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Title: Crystalline Nanoporous Frameworks: a Nanolaboratory for Probing Excitonic Device Concepts.

Electro-optical organic materials hold great promise for the development of high-efficiency devices based on exciton formation and dissociation, such as organic photovoltaics (OPV) and organic light-emitting devices (OLEDs). However, the external quantum efficiency (EQE) of both OPV and OLEDs must be improved to make these technologies economical. Efficiency rolloff in OLEDs and inability to control morphology at key OPV interfaces both reduce EQE. Only by creating materials that allow manipulation and control of the intimate assembly and communication between various nanoscale excitonic components can we hope to first understand and then engineer the system to allow these materials to reach their potential. The aims of this proposal are to: 1) develop a paradigm-changing platform for probing excitonic processes composed of Crystalline Nanoporous Frameworks (CNFs) infiltrated with secondary materials (such as a complimentary semiconductor); 2) use them to probe fundamental aspects of excitonic processes; and 3) create prototype OPVs and OLEDs using infiltrated CNF as active device components. These functional platforms will allow detailed control of key interactions at the nanoscale, overcoming the disorder and limited synthetic control inherent in conventional organic materials. CNFs are revolutionary inorganic-organic hybrid materials boasting unmatched synthetic flexibility that allow tuning of chemical, geometric, electrical, andmore » light absorption/generation properties. For example, bandgap engineering is feasible and polyaromatic linkers provide tunable photon antennae; rigid 1-5 nm pores provide an oriented, intimate host for triplet emitters (to improve light emission in OLEDs) or secondary semiconducting polymers (creating a charge-separation interface in OPV). These atomically engineered, ordered structures will enable critical fundamental questions to be answered concerning charge transport, nanoscale interfaces, and exciton behavior that are inaccessible in disordered systems. Implementing this concept also creates entirely new dimensions for device fabrication that could both improve performance, increase durability, and reduce costs with unprecedented control of over properties. This report summarizes the key results of this project and is divided into sections based on publications that resulted from the work. We begin in Section 2 with an investigation of light harvesting and energy transfer in a MOF infiltrated with donor and acceptor molecules of the type typically used in OPV devices (thiophenes and fullerenes, respectively). The results show that MOFs can provide multiple functions: as a light harvester, as a stabilizer and organizer or the infiltrated molecules, and as a facilitator of energy transfer. Section 3 describes computational design of MOF linker groups to accomplish light harvesting in the visible and facilitate charge separation and transport. The predictions were validated by UV-visible absorption spectroscopy, demonstrating that rational design of MOFs for light-harvesting purposes is feasible. Section 4 extends the infiltration concept discussed in Section to, which we now designate as "Molecule@MOF" to create an electrically conducting framework. The tailorability and high conductivity of this material are unprecedented, meriting publication in the journal Science and spawning several Technical Advances. Section 5 discusses processes we developed for depositing MOFs as thin films on substrates, a critical enabling technology for fabricating MOF-based electronic devices. Finally, in Section 6 we summarize results showing that a MOF thin film can be used as a sensitizer in a DSSC, demonstrating that MOFs can serve as active layers in excitonic devices. Overall, this project provides several crucial proofs-of- concept that the potential of MOFs for use in optoelectronic devices that we predicted several years ago [ 3 ] can be realized in practice.« less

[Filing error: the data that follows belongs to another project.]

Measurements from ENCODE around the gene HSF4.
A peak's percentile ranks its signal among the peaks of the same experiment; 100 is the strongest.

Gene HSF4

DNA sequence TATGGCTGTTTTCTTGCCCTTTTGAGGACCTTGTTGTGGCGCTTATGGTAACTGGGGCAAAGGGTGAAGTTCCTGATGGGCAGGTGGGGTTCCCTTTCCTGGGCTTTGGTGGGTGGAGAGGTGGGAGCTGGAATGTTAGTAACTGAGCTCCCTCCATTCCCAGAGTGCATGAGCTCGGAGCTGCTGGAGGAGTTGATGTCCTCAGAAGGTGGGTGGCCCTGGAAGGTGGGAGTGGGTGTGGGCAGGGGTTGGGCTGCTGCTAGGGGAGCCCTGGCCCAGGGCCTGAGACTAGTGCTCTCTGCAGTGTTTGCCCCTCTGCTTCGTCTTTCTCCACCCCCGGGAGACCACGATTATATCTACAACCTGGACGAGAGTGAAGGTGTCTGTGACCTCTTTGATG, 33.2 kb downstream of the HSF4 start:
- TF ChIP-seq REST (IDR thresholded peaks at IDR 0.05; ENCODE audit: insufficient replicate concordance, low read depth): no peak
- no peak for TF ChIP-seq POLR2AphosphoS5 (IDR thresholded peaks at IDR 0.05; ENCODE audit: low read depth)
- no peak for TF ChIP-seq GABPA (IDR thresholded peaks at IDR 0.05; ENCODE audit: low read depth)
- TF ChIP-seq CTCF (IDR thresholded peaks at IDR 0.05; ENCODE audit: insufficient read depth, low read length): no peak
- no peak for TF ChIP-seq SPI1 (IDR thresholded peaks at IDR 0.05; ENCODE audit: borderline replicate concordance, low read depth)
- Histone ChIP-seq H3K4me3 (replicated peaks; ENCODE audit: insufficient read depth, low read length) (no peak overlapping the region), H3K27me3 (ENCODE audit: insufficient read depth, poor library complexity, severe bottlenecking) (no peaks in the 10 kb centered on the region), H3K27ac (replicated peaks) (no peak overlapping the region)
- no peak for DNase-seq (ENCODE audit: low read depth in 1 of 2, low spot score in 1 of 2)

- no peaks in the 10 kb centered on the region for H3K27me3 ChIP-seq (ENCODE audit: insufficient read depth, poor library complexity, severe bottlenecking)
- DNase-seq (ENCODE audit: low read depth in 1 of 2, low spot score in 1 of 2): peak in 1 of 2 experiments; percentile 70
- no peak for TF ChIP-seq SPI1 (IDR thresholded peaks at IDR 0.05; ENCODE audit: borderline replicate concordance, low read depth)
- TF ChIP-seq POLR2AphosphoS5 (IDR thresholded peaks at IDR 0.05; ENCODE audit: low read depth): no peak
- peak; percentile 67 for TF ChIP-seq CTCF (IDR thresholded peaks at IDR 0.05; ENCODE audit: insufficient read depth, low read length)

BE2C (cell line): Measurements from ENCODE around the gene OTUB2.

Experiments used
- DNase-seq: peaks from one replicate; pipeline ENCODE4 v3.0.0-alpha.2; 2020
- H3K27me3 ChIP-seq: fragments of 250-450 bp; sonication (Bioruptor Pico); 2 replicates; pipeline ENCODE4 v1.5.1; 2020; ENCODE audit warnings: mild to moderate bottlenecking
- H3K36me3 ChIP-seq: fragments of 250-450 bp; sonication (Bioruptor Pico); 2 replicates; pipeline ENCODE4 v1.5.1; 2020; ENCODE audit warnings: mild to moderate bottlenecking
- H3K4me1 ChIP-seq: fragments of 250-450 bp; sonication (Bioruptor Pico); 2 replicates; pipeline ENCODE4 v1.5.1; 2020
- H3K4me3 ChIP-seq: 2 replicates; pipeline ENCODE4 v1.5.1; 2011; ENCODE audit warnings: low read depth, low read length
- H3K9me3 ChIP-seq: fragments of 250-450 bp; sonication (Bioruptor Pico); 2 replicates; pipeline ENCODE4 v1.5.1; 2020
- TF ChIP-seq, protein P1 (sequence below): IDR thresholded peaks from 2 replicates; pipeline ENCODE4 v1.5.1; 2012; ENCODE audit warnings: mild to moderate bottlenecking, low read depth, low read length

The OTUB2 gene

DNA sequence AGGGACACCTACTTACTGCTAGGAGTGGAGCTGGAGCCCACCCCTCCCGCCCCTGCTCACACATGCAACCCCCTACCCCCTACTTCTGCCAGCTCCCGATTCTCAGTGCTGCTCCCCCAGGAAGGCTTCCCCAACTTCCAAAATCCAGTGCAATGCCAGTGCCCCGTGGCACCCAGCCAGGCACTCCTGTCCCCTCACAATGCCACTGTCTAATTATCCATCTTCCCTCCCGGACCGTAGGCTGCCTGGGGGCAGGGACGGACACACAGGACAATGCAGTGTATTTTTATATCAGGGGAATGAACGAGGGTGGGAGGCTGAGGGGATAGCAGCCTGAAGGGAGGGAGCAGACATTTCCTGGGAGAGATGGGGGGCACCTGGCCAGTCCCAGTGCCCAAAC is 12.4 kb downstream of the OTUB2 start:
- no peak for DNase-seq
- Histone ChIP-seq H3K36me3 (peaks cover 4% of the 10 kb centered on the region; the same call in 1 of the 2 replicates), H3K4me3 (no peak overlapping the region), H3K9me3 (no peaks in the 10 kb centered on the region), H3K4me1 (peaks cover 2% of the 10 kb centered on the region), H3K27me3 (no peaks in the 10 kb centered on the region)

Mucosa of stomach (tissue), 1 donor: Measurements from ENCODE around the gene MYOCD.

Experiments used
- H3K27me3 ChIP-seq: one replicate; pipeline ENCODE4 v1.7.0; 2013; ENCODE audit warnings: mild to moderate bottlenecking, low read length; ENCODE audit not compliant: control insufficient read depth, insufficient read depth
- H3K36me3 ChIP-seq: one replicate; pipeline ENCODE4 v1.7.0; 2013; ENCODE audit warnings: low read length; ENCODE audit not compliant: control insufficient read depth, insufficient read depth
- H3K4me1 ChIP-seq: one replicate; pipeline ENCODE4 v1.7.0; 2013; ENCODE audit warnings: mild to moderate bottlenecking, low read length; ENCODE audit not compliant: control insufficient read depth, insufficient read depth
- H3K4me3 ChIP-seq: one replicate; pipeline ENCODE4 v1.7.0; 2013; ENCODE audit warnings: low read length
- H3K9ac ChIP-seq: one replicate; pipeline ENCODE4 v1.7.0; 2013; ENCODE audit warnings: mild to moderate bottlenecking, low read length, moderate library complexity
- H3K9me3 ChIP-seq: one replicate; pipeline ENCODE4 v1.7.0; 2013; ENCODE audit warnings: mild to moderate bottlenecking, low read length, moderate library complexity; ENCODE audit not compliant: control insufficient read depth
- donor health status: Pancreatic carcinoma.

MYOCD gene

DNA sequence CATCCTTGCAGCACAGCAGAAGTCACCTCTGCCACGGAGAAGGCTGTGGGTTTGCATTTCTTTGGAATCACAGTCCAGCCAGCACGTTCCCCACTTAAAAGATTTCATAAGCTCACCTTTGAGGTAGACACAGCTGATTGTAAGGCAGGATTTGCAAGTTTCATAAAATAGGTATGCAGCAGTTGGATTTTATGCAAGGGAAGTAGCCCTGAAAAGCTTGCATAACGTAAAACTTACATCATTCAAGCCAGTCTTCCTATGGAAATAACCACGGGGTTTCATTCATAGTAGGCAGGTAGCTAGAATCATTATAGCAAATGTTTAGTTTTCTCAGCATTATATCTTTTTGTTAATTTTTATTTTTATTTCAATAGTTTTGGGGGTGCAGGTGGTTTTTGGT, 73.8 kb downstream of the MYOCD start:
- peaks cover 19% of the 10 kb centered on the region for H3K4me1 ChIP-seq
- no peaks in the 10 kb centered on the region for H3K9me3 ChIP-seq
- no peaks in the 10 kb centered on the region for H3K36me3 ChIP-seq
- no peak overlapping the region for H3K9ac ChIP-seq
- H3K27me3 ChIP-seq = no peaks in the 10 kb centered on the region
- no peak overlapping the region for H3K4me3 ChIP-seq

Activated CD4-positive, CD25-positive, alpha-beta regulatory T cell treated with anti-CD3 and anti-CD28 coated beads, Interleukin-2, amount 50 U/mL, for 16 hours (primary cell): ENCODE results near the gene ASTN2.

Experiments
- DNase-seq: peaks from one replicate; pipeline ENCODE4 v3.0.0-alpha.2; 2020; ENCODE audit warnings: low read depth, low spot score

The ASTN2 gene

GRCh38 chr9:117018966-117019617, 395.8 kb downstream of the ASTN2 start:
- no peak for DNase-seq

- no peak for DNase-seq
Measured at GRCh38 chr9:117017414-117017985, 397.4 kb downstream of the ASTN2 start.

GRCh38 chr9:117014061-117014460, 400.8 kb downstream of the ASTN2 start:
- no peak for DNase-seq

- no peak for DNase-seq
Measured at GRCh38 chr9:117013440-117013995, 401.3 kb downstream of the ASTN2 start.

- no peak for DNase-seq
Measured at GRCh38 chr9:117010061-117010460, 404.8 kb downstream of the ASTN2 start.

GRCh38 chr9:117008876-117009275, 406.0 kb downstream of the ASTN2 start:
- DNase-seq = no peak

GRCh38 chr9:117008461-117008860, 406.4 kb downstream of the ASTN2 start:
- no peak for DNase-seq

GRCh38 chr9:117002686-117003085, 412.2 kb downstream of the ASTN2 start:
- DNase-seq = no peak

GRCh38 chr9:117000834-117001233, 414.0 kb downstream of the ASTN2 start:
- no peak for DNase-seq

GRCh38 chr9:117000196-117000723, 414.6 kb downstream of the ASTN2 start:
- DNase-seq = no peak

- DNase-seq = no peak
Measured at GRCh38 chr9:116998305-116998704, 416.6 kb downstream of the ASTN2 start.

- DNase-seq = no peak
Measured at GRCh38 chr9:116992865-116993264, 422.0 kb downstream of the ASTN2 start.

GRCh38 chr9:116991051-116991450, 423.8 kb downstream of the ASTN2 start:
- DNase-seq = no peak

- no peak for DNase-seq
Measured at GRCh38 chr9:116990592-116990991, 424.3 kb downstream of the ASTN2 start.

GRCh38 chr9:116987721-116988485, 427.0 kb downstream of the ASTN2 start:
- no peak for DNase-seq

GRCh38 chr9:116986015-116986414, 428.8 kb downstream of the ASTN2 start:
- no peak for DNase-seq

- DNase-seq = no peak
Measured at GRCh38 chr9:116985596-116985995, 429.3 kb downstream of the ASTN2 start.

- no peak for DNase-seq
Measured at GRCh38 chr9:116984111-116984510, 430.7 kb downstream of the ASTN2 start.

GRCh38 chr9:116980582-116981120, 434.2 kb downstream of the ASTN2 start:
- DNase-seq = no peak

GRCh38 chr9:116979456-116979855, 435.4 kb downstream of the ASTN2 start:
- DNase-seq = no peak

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Publication Date:
OSTI Identifier:
Report Number(s):
DOE Contract Number:
Resource Type:
Technical Report
Research Org:
Sandia National Laboratories (SNL-CA), Livermore, CA (United States); Sandia National Laboratories, Albuquerque, NM
Sponsoring Org:
USDOE National Nuclear Security Administration (NNSA)
Country of Publication:
United States